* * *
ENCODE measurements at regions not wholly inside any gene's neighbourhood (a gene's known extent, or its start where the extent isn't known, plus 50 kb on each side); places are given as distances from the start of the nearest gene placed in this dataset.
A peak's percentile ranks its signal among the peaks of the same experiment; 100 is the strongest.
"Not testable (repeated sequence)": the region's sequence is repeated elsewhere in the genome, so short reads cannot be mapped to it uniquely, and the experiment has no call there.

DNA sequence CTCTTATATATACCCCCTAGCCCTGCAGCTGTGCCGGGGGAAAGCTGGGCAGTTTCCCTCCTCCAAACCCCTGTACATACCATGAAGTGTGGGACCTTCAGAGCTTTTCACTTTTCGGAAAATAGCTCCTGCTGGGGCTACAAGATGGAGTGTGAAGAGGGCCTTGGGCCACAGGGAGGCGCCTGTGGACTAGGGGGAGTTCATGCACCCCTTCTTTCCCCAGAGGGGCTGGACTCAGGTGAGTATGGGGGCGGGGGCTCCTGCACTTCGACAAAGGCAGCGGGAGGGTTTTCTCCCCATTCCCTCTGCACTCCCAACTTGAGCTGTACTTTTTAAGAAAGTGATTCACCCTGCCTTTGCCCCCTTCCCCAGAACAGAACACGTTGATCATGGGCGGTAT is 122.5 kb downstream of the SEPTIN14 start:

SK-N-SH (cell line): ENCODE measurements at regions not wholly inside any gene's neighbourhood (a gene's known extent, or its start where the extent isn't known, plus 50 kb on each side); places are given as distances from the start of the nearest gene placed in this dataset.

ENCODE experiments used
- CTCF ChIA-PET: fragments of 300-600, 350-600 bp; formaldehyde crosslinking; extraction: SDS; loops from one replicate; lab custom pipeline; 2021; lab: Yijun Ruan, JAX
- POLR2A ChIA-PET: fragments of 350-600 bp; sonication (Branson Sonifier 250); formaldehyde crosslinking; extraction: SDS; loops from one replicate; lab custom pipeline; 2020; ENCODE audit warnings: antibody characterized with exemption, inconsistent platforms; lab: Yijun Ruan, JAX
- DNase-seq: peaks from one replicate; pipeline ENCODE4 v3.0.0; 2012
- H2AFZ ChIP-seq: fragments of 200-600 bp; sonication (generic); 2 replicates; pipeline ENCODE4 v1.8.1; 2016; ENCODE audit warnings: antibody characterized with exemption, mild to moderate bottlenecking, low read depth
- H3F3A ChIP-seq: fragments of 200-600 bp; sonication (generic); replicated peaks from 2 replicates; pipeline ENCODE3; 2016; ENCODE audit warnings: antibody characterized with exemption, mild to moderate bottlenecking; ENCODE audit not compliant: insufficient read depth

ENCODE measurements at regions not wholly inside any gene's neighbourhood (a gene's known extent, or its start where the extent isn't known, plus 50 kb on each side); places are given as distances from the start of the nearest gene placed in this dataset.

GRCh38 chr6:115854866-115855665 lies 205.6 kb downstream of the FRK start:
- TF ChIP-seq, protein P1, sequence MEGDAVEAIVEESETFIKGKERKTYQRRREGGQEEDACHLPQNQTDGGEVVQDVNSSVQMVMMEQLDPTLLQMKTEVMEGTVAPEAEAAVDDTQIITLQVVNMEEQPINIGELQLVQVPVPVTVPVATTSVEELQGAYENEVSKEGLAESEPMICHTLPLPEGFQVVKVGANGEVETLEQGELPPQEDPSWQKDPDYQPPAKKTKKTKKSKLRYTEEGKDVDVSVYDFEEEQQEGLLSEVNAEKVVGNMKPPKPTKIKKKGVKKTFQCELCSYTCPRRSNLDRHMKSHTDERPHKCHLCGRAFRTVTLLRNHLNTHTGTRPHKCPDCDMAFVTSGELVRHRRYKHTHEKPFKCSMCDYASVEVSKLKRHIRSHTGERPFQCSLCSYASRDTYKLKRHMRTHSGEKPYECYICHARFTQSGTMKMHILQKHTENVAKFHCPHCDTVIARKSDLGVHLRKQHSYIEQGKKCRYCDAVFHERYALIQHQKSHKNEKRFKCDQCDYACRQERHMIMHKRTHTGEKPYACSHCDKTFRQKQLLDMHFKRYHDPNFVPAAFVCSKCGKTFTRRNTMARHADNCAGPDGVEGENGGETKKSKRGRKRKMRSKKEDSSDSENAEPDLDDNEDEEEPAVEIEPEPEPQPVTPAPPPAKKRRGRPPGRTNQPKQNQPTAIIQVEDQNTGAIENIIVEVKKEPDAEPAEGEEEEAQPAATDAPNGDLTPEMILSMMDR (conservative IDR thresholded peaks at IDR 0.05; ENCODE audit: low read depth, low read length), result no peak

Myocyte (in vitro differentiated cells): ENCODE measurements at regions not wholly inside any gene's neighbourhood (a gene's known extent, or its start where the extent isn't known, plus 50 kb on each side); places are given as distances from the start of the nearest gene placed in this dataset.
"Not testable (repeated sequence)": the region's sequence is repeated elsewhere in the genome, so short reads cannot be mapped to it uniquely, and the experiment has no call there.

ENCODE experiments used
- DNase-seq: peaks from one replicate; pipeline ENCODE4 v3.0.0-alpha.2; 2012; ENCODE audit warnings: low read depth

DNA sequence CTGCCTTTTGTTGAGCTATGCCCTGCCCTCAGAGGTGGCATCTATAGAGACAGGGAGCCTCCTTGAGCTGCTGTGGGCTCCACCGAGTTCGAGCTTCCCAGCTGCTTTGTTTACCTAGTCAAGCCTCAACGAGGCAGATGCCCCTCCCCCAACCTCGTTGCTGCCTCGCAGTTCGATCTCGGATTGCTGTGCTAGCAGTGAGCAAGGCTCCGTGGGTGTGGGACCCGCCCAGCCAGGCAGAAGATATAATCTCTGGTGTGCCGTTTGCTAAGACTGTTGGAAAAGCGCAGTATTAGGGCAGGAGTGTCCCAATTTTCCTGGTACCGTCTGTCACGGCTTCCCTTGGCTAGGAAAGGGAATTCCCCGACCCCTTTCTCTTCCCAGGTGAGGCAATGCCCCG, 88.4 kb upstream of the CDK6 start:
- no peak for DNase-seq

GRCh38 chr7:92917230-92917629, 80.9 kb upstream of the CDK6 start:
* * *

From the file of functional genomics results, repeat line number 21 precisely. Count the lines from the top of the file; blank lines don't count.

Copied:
GRCh38 chr7:92917230-92917629, 80.9 kb upstream of the CDK6 start: